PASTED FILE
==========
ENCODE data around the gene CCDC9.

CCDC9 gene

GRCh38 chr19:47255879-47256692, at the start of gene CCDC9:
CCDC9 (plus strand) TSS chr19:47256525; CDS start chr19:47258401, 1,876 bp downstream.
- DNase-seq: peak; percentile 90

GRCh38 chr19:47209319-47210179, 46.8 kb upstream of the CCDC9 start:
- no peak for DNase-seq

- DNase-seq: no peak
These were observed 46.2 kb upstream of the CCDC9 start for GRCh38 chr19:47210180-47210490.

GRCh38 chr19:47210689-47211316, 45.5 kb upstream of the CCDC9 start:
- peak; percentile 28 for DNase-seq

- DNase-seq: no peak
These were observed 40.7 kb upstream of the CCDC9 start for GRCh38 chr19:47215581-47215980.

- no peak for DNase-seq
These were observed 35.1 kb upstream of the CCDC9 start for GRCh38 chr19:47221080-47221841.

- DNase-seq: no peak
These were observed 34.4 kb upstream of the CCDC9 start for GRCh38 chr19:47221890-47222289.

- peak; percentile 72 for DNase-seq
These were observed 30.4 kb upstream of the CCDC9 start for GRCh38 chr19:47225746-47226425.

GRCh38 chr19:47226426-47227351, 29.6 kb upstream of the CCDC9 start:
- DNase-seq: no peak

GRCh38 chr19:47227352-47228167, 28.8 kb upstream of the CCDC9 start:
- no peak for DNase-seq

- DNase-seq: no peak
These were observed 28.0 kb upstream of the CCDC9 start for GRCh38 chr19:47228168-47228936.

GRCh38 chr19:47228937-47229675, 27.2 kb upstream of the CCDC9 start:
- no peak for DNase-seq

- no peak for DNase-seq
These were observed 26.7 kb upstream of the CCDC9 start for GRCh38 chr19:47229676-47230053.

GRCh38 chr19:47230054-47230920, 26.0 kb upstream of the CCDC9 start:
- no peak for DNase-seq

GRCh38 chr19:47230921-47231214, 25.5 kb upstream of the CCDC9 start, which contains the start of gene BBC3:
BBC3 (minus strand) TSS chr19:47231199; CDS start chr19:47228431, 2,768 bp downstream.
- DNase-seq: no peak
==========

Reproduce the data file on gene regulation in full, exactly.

ENCODE data around the gene CCDC9.

CCDC9 gene

GRCh38 chr19:47255879-47256692, at the start of gene CCDC9:
CCDC9 (plus strand) TSS chr19:47256525; CDS start chr19:47258401, 1,876 bp downstream.
- DNase-seq: peak; percentile 90

GRCh38 chr19:47209319-47210179, 46.8 kb upstream of the CCDC9 start:
- no peak for DNase-seq

- DNase-seq: no peak
These were observed 46.2 kb upstream of the CCDC9 start for GRCh38 chr19:47210180-47210490.

GRCh38 chr19:47210689-47211316, 45.5 kb upstream of the CCDC9 start:
- peak; percentile 28 for DNase-seq

- DNase-seq: no peak
These were observed 40.7 kb upstream of the CCDC9 start for GRCh38 chr19:47215581-47215980.

- no peak for DNase-seq
These were observed 35.1 kb upstream of the CCDC9 start for GRCh38 chr19:47221080-47221841.

- DNase-seq: no peak
These were observed 34.4 kb upstream of the CCDC9 start for GRCh38 chr19:47221890-47222289.

- peak; percentile 72 for DNase-seq
These were observed 30.4 kb upstream of the CCDC9 start for GRCh38 chr19:47225746-47226425.

GRCh38 chr19:47226426-47227351, 29.6 kb upstream of the CCDC9 start:
- DNase-seq: no peak

GRCh38 chr19:47227352-47228167, 28.8 kb upstream of the CCDC9 start:
- no peak for DNase-seq

- DNase-seq: no peak
These were observed 28.0 kb upstream of the CCDC9 start for GRCh38 chr19:47228168-47228936.

GRCh38 chr19:47228937-47229675, 27.2 kb upstream of the CCDC9 start:
- no peak for DNase-seq

- no peak for DNase-seq
These were observed 26.7 kb upstream of the CCDC9 start for GRCh38 chr19:47229676-47230053.

GRCh38 chr19:47230054-47230920, 26.0 kb upstream of the CCDC9 start:
- no peak for DNase-seq

GRCh38 chr19:47230921-47231214, 25.5 kb upstream of the CCDC9 start, which contains the start of gene BBC3:
BBC3 (minus strand) TSS chr19:47231199; CDS start chr19:47228431, 2,768 bp downstream.
- DNase-seq: no peak